out of Five
Running time: 105
Watchable, if frequently silly remake that succeeds in recreating the creepiness of the original but is ultimately let down by poor direction and a disappointing finale.
What's it all about?
Directed by Nelson McCormick, The Stepfather is a remake of a 1987 thriller that starred Terry O'Quinn. Penn Badgley stars as troubled teen Michael, who returns home from military school to discover that his mother (Sela Ward) is engaged to her new boyfriend, David (Dylan Walsh) and that his soon-to-be stepfather has moved into their family home.
Michael's younger brother and sister adore David but Michael becomes increasingly suspicious that he is hiding something. Sure enough, David is a serial murderer obsessed with creating the perfect family and he has a rather brutal way of wiping the slate clean when things go wrong.
The biggest change is the family dynamic – in the 1987 version, the family was just a mother and her teenage daughter, but here, the family includes a teenage son, his girlfriend (Amber Heard), two more children, an ex-husband (Jon Tenney) and a lesbian aunt (Paige Turco), largely so that David has more people to kill before the final reel.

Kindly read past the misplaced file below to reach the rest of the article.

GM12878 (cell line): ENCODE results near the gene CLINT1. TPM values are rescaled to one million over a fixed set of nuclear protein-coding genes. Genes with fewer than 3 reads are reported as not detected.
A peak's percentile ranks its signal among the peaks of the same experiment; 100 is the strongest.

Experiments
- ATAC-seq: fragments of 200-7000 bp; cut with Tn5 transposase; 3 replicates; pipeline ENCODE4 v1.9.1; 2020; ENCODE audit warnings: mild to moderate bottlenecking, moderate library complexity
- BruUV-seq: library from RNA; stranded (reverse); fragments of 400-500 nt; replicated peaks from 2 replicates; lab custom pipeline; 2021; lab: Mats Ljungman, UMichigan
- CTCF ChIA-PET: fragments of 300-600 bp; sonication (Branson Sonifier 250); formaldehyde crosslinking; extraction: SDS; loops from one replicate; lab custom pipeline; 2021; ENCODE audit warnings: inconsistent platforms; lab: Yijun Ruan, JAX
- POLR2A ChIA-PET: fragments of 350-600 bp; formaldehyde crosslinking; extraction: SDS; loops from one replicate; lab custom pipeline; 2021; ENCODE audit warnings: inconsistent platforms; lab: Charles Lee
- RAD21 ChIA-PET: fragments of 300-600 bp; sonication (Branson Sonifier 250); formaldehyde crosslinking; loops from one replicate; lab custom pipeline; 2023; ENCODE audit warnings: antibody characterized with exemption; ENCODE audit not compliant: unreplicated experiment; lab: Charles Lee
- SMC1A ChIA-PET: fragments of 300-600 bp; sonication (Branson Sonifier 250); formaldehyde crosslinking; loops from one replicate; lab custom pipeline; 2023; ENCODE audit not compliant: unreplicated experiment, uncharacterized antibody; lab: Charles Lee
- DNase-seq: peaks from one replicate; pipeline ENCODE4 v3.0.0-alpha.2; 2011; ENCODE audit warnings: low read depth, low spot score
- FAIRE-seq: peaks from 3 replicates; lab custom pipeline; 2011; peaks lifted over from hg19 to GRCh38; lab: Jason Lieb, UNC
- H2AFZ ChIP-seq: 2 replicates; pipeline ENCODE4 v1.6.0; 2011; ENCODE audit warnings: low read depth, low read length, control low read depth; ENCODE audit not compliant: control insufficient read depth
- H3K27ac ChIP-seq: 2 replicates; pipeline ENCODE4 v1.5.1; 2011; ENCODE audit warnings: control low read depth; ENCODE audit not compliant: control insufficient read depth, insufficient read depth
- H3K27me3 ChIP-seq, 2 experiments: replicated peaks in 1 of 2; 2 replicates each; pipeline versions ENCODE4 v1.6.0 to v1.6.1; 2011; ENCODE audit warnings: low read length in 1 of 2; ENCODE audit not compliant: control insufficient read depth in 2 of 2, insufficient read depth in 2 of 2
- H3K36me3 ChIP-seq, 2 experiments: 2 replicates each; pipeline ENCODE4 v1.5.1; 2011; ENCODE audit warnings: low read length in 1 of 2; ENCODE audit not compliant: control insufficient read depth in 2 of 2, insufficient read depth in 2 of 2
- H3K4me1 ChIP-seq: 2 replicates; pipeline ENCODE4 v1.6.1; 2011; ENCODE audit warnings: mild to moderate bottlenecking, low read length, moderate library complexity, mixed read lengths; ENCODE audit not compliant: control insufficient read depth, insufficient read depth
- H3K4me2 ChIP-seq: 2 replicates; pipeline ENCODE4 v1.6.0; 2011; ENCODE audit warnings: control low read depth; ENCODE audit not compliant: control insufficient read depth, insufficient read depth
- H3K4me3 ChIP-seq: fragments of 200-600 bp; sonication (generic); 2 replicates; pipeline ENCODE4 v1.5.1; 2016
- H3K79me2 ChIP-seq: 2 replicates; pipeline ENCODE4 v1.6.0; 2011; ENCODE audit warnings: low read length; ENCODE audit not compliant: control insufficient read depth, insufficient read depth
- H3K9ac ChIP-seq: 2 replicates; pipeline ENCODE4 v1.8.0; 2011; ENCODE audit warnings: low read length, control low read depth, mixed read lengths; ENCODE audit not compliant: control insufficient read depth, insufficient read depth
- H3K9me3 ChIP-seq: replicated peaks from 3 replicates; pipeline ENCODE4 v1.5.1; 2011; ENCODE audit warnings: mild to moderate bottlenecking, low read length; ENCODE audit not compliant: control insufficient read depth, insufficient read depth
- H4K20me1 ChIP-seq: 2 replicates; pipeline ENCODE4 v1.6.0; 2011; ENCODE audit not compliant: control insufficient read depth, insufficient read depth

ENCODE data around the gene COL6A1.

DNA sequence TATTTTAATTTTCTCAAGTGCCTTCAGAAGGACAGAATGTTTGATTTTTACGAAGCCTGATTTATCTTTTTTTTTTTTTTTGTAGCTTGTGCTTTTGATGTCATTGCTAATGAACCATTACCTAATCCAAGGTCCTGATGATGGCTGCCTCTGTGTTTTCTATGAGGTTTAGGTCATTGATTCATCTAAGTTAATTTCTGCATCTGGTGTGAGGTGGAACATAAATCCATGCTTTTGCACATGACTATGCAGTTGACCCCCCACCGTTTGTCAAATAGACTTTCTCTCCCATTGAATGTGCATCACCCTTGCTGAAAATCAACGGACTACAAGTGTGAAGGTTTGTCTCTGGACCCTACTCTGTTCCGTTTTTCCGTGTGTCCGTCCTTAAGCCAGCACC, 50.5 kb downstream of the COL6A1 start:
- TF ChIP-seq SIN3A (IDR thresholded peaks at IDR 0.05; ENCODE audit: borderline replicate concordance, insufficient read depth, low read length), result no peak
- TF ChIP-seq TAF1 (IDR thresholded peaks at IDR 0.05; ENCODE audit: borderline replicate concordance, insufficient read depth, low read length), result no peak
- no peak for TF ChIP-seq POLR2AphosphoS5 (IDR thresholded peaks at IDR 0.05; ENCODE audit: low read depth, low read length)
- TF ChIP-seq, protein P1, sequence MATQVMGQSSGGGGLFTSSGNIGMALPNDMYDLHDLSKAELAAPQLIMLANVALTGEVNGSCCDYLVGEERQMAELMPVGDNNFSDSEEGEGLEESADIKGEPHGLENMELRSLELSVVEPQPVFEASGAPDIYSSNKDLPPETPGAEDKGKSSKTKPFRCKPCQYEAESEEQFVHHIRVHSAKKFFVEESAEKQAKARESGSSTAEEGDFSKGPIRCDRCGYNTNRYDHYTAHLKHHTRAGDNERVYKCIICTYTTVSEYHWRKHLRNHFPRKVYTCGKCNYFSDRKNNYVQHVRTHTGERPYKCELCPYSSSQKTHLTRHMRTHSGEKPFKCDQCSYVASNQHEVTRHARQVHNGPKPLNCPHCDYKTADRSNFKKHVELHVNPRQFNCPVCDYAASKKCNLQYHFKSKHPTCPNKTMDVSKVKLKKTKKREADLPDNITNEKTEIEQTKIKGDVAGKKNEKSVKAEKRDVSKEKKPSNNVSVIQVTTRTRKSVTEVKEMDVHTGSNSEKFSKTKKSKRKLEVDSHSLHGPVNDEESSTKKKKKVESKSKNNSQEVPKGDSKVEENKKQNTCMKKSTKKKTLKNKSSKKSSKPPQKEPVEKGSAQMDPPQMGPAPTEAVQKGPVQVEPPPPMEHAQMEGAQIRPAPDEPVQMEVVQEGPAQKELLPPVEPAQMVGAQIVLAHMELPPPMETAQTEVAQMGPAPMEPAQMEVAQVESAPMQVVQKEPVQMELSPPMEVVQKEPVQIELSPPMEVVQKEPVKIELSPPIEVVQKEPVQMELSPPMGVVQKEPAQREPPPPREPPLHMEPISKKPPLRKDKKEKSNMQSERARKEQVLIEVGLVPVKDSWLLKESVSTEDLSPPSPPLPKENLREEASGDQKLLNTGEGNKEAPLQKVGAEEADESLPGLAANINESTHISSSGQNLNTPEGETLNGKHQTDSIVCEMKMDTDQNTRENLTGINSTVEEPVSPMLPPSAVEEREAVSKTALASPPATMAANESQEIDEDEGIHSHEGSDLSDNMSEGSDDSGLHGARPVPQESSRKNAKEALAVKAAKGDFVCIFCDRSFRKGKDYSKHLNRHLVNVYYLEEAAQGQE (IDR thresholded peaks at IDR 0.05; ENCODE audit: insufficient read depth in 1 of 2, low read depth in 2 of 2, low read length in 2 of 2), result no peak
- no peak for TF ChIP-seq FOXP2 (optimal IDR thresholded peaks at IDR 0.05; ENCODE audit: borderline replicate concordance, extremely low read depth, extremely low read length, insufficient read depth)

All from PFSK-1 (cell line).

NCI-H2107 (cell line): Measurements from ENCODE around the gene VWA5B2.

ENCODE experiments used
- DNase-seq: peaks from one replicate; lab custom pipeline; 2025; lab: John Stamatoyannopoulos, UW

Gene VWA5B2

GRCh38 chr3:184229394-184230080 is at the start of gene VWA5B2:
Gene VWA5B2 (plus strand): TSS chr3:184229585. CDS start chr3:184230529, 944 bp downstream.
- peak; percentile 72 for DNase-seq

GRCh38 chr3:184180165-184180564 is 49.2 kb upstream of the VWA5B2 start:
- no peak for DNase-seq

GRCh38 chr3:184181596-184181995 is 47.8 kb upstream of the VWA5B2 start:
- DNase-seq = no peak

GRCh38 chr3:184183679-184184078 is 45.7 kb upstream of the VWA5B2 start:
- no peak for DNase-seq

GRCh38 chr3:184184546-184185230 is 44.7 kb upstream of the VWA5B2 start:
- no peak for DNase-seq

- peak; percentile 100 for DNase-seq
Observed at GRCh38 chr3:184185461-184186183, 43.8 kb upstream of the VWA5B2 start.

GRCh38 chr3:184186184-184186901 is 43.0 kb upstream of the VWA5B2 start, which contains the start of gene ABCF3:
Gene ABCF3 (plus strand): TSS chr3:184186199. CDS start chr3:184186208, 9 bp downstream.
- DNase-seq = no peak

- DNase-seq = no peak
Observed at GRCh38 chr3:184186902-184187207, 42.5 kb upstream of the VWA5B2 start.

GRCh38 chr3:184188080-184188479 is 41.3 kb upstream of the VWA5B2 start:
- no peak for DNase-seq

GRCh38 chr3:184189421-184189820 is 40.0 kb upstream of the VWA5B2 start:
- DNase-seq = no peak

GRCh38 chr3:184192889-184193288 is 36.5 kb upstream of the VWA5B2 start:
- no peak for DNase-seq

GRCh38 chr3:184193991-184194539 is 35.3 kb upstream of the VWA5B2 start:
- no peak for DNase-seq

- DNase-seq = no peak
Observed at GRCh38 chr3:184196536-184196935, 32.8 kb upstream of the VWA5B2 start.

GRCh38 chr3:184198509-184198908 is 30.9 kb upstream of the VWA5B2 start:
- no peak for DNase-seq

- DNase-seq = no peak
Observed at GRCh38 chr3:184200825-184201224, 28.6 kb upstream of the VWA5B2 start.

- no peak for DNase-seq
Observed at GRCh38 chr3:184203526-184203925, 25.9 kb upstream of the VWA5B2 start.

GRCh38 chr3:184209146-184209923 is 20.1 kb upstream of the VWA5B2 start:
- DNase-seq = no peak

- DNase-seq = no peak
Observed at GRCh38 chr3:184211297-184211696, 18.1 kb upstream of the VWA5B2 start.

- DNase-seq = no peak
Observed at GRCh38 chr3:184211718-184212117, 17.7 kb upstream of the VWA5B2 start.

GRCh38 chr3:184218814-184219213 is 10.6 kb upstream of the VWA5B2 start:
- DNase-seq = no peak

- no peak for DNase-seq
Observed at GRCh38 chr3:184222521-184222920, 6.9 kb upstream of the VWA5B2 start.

That said, the remake faithfully recreates several scenes (particularly the chilling opening), lines and moments from the original film.
Walsh and Ward are both good, with Walsh largely underplaying O'Quinn's twitchy mentalism to good effect. The film also deserves points for having two lesbian characters without making a big deal out of it or even referring to them as lesbians.
Unfortunately, though it starts well, the film gets increasingly ridiculous as it goes along and not in a good way; for one thing, it completely ignores the two younger children and never puts them in danger, whilst McCormick's sloppy direction robs the murders of both believability and suspense. He also repeats his shock moments to the point of absurdity – you'll lose count of the number of times someone opens a door only to find David standing there.
Sadly for fans of the original, the remake lacks its gloriously gratuitous shower scene, though there is a swimming pool in the back garden to ensure that Heard spends the entire film in a succession of tiny bikinis.
The Stepfather is watchable enough in a good bad movie sort of way but the finale is disappointing and it fails to improve on the original film.